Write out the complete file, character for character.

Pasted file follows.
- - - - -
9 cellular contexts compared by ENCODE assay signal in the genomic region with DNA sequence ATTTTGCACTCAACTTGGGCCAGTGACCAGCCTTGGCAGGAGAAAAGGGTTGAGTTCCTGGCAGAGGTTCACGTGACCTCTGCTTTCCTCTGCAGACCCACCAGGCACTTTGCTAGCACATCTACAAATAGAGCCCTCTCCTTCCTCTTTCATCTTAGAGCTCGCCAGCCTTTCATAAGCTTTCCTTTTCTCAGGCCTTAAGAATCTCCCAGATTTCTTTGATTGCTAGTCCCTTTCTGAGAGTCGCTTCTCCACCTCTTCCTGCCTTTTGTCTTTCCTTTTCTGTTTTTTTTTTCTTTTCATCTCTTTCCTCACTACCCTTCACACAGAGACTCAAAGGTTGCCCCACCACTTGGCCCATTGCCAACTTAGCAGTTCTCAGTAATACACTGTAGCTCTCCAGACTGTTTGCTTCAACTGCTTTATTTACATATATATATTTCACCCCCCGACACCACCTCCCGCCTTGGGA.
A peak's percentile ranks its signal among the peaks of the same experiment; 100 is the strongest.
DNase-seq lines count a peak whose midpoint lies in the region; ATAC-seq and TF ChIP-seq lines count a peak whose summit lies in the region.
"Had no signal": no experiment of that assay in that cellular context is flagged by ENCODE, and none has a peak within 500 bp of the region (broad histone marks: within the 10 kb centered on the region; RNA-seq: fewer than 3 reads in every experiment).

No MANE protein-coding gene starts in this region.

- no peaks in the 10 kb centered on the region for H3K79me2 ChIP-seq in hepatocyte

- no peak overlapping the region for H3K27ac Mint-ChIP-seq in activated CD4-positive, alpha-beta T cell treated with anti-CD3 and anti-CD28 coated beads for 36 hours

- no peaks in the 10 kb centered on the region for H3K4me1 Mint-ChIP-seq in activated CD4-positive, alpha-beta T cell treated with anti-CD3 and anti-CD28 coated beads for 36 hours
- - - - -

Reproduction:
9 cellular contexts compared by ENCODE assay signal in the genomic region with DNA sequence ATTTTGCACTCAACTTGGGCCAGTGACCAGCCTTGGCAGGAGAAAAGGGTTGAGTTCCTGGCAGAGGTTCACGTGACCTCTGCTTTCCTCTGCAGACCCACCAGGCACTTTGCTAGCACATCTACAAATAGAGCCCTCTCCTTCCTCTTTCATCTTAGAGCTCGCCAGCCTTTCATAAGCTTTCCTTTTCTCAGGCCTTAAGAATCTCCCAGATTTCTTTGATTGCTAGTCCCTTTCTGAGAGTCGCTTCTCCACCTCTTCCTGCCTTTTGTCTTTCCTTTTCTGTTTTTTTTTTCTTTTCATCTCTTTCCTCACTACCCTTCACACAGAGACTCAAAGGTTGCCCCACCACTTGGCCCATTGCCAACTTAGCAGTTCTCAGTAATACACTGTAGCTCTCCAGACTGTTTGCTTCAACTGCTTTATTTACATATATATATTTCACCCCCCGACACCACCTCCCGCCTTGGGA.
A peak's percentile ranks its signal among the peaks of the same experiment; 100 is the strongest.
DNase-seq lines count a peak whose midpoint lies in the region; ATAC-seq and TF ChIP-seq lines count a peak whose summit lies in the region.
"Had no signal": no experiment of that assay in that cellular context is flagged by ENCODE, and none has a peak within 500 bp of the region (broad histone marks: within the 10 kb centered on the region; RNA-seq: fewer than 3 reads in every experiment).

No MANE protein-coding gene starts in this region.

- no peaks in the 10 kb centered on the region for H3K79me2 ChIP-seq in hepatocyte

- no peak overlapping the region for H3K27ac Mint-ChIP-seq in activated CD4-positive, alpha-beta T cell treated with anti-CD3 and anti-CD28 coated beads for 36 hours

- no peaks in the 10 kb centered on the region for H3K4me1 Mint-ChIP-seq in activated CD4-positive, alpha-beta T cell treated with anti-CD3 and anti-CD28 coated beads for 36 hours